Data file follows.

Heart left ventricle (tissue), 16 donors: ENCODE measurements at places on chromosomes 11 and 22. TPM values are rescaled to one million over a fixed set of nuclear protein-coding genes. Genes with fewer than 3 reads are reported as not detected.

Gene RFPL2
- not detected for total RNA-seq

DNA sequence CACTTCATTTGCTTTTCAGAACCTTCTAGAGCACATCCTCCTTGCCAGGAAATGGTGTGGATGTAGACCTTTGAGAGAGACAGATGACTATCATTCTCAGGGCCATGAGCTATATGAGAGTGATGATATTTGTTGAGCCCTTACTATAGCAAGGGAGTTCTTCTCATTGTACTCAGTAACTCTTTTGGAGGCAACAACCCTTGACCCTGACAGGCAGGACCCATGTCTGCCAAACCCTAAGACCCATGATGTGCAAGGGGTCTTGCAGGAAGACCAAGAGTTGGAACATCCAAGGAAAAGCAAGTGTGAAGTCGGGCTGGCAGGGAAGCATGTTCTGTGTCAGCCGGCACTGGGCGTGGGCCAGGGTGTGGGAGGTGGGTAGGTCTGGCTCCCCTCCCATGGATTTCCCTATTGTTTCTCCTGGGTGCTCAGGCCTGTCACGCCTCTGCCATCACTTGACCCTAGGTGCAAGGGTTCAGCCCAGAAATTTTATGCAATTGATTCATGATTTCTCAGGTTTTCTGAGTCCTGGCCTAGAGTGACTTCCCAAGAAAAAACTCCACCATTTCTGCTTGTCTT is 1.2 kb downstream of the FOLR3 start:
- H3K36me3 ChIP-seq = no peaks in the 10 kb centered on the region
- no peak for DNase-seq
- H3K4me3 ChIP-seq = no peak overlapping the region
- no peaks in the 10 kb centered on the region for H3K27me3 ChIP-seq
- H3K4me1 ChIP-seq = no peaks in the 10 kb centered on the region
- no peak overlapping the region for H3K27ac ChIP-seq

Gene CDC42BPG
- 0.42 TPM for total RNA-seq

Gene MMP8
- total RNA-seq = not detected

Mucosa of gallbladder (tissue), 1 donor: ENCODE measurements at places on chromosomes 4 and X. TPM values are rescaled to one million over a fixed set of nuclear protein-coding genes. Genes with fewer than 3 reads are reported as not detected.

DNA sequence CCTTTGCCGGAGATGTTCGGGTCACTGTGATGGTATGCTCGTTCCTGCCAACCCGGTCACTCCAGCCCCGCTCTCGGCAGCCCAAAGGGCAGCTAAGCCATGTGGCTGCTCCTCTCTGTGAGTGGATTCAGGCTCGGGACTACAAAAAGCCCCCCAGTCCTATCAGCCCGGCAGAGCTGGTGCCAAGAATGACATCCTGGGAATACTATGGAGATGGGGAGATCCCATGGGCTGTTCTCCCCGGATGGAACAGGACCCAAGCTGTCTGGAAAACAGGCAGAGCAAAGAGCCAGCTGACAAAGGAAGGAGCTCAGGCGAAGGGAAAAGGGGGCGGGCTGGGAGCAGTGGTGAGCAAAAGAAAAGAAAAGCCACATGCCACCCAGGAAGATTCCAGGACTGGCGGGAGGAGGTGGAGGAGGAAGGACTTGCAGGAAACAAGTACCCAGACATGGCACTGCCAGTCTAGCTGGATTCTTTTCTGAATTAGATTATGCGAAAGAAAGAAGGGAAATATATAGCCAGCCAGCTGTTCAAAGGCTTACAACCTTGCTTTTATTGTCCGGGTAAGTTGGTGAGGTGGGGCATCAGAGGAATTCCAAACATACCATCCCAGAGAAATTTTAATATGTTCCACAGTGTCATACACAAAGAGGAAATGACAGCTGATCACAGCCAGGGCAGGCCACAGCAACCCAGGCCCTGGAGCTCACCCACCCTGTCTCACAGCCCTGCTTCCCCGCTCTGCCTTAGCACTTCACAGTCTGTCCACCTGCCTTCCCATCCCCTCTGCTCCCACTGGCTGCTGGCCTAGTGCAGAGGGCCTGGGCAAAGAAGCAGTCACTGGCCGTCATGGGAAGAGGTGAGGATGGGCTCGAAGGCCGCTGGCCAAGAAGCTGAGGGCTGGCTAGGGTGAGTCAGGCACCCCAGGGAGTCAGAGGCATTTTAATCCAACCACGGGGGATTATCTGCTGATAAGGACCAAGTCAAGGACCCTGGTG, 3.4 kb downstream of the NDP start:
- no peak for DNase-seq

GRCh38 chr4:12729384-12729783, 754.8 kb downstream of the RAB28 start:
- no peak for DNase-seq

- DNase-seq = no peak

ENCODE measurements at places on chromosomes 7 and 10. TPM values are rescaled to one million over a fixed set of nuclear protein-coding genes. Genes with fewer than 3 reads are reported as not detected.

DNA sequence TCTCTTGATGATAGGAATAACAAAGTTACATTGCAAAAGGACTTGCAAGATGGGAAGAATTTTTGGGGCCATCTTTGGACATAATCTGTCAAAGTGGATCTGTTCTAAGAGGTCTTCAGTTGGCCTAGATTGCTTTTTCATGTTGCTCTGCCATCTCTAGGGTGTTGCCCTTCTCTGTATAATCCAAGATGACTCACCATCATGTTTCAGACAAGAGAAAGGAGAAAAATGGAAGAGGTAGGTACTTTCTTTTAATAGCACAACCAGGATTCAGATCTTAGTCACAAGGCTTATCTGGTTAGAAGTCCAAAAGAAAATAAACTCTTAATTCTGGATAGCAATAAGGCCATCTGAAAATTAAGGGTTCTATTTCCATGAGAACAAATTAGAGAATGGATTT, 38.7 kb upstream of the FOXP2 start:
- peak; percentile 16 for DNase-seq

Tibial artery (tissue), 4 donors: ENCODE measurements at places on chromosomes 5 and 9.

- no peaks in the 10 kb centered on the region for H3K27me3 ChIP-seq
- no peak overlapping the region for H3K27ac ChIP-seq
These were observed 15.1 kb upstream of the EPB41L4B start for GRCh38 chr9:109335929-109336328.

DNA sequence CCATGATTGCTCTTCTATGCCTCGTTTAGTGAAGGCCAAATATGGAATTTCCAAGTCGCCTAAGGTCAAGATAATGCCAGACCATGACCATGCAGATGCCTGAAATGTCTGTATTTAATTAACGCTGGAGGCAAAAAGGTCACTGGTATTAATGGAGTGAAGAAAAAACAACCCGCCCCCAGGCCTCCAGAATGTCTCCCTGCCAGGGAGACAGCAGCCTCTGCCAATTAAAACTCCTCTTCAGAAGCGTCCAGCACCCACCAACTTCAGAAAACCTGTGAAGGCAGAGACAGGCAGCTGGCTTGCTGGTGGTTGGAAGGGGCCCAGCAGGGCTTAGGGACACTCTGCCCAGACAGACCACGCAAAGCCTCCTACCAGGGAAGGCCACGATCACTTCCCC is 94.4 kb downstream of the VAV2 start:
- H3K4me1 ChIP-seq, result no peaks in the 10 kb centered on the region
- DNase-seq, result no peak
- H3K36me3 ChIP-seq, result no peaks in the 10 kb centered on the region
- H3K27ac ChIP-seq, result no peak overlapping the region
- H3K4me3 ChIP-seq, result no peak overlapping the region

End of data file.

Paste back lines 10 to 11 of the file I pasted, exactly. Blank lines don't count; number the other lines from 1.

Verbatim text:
- no peak overlapping the region for H3K27ac ChIP-seq

Gene CDC42BPG